Is Government Regulation of Video Game Violence Is Unconstitutional and Unnecessary

Piyush Kumar ShrivastavaJul 30 . 6 min read

Violence in Videogames has always been a matter of debate. It is a big concern for authorities as they want to censor or control the violence in video games as they are finding it to be affecting people playing violent video games. But, is it really like that? Are the Government regulations and their interventions required on video game violence content?

This all began when there was video games rating authority was formed in the USA as  Entertainment Softwares Rating Board(ESRB). The response of the gaming industry was positive to it and games were rated as Everyone(E), Mature(M), and Above 17 for adults only games.

Judgment on Videogame banning

Authorities have been trying to take control or ban the violent content and some decisions were also taken.

  • In the USA, the Supreme Court gave a judgment in 2011 that the state of California cannot ban the sale of violent video games to children. It was said that banning the sale of these games is a violation of constitutional rights of minors. Voting was done and came up to be 7-2 leading to the lifting of the ban on the sale of violent video games to minors. The Industry was estimated to be bringing 18 billion USD in 2010.
  • In 1999, two students in the USA who had opened fire at Columbine were found to be fans of violent Videogames. So, many families of the columbine victim filed a lawsuit against a total of 25 video gaming companies alleging them to be a direct cause of the deaths due to their violent video games. The suit was dismissed in 2002 by the Court.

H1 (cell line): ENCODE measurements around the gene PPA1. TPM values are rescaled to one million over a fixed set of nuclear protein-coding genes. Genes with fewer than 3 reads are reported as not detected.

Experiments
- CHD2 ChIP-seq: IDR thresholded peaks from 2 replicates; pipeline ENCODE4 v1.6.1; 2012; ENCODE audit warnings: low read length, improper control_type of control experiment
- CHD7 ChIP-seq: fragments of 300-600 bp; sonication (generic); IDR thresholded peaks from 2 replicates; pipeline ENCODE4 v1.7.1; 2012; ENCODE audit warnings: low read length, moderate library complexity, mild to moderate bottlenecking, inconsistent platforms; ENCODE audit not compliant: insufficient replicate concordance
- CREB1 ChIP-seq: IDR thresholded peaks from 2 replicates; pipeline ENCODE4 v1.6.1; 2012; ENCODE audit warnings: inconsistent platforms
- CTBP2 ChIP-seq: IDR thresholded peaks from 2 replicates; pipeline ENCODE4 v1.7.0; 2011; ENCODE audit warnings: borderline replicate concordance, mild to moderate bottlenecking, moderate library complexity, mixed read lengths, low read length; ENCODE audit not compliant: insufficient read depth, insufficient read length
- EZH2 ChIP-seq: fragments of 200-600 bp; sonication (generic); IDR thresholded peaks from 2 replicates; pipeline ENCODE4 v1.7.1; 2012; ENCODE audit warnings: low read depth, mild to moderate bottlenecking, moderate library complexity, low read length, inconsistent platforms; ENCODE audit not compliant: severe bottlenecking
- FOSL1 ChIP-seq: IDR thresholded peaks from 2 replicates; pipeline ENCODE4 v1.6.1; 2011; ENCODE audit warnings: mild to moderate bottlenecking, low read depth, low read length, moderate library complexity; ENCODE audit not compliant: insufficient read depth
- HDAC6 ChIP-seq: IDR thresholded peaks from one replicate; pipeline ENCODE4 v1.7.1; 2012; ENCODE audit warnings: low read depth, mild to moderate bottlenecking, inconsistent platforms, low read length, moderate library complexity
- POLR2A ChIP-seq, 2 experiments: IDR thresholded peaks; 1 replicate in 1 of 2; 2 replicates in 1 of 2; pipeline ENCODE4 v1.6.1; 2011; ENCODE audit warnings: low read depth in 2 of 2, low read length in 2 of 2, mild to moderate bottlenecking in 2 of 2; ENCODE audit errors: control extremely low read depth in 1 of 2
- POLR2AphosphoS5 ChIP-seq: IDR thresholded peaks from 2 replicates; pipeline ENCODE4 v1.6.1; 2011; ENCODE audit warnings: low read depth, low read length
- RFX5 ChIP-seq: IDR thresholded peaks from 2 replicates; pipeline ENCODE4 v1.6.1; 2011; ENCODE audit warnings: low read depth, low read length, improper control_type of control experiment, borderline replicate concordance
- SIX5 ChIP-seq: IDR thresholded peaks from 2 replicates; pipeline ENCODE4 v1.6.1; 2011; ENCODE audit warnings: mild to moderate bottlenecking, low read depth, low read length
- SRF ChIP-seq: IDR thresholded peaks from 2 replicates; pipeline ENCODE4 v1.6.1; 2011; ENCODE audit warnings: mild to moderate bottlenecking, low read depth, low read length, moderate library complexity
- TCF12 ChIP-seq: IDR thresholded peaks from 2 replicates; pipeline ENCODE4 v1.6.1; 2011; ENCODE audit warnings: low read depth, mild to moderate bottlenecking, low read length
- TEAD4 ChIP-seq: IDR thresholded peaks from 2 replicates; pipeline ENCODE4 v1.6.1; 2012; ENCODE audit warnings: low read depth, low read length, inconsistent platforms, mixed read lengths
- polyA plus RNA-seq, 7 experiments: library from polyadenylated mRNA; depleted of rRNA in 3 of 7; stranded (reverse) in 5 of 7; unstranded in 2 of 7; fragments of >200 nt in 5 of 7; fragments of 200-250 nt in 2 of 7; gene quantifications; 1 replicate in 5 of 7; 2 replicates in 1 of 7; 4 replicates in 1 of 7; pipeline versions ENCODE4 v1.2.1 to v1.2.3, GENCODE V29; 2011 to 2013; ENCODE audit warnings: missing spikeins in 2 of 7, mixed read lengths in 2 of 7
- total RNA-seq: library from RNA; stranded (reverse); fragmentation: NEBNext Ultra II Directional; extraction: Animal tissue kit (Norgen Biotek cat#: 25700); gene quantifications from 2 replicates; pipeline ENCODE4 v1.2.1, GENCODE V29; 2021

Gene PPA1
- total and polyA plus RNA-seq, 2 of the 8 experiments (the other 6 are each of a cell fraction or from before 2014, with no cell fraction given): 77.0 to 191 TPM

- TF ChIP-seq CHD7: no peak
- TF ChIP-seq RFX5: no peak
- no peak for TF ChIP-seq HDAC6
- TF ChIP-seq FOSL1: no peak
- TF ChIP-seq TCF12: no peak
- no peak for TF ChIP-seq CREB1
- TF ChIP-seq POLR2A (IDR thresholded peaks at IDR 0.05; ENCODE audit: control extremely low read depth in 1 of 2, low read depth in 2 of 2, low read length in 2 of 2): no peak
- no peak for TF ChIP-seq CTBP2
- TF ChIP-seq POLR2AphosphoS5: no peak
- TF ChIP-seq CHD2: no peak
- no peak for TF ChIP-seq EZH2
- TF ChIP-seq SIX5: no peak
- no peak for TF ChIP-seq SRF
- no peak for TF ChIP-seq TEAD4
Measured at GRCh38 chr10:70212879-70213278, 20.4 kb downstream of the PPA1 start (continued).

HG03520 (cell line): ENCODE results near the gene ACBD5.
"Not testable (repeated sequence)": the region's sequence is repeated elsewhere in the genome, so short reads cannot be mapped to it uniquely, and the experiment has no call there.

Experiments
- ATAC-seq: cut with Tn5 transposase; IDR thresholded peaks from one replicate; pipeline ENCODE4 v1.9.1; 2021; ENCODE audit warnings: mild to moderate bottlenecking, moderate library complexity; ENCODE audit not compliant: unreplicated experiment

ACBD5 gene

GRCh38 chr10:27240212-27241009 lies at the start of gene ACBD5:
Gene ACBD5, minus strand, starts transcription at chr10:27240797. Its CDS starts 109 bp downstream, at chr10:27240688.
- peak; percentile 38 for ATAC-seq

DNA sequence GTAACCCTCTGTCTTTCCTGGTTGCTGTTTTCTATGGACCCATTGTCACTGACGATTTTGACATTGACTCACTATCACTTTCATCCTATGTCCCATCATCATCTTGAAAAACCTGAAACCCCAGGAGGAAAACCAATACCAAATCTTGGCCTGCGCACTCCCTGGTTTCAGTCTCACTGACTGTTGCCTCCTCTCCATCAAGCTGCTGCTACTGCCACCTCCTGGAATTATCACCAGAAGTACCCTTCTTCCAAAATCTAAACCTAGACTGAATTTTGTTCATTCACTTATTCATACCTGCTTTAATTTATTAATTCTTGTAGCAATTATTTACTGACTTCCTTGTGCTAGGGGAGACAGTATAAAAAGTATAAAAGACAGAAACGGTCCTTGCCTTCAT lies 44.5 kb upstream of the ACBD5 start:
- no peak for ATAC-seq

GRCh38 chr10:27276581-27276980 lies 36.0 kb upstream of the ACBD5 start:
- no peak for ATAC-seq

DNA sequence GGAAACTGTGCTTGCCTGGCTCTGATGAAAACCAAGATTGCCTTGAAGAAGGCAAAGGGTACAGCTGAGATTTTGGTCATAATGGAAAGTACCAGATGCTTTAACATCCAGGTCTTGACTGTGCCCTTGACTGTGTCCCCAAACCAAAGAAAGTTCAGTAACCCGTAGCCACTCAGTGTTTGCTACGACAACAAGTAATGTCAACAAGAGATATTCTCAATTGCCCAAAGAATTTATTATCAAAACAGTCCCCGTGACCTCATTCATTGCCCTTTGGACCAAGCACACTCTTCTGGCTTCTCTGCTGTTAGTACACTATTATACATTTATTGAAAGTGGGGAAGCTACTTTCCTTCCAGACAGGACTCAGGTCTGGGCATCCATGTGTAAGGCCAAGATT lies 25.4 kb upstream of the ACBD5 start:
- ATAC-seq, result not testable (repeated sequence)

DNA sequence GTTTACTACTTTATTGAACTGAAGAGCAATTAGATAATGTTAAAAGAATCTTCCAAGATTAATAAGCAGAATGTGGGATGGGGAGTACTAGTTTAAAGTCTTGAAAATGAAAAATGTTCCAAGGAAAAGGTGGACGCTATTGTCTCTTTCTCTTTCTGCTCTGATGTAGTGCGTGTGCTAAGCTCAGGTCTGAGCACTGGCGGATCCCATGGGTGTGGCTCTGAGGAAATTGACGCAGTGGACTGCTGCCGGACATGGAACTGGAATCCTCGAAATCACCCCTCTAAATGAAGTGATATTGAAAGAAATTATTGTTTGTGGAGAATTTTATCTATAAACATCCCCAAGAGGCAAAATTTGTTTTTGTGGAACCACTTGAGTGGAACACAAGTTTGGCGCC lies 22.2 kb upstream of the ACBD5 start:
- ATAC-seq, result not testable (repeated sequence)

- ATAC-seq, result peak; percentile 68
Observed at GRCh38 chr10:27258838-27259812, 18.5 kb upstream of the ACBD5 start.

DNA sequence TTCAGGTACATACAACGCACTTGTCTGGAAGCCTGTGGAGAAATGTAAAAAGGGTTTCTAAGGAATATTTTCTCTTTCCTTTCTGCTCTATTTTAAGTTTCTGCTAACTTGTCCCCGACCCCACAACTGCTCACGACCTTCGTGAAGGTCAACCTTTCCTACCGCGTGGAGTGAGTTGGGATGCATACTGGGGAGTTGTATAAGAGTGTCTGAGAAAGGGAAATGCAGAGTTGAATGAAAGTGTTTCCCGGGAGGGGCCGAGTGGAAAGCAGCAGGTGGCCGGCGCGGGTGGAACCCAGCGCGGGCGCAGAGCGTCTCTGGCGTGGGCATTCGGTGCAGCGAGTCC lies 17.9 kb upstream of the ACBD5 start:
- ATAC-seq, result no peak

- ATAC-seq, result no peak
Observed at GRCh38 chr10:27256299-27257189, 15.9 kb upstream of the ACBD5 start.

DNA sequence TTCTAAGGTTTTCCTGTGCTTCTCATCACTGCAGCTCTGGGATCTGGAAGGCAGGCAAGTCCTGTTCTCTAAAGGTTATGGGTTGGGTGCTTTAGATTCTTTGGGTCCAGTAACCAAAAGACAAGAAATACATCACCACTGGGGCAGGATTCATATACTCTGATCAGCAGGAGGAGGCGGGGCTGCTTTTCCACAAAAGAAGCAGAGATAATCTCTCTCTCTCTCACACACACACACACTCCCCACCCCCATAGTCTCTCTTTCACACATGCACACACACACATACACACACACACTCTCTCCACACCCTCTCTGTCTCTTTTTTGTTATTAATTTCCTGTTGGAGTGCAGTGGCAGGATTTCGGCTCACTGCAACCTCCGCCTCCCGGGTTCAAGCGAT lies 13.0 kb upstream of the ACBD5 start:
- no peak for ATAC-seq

Cases in India

  • The Madras High court gave a decision on a plea on videogames banning in July this year only. A Plea was that some business enterprises are trying to lure children to keep playing video games during the time of lockdown. Also, the games were said to be devastating their phase of life which is very crucial for their career.

The bench consisting of Chief Justice Sanjib Banerjee and Senthil Kumar Ramamoorthy said intervention is required only when there is some illegal action taking place. The decision of control or censorship of video games should be left to elected representatives. Court said further that the issue is not detrimental to the public interest at large.

  • The game called Blue Whale challenge played online consisted of many tasks in which the final level was about committing suicide through the final task. Many children below 18 were found to be committing suicide playing this game. A writ petition was filed on this in the Madras High Court to which the Court several directives to the entire download links for this game. 

Later on, the Supreme Court of India in the Sneha Kalita versus Union of India case labeled the game as a national problem. The Ministry of Electronics and Information Technology told that access to the game cannot be blocked as the game was not a downloadable app. The MeitY also issued show-cause notices to Yahoo, Google, and Facebook about the actions they had taken to block access to this game.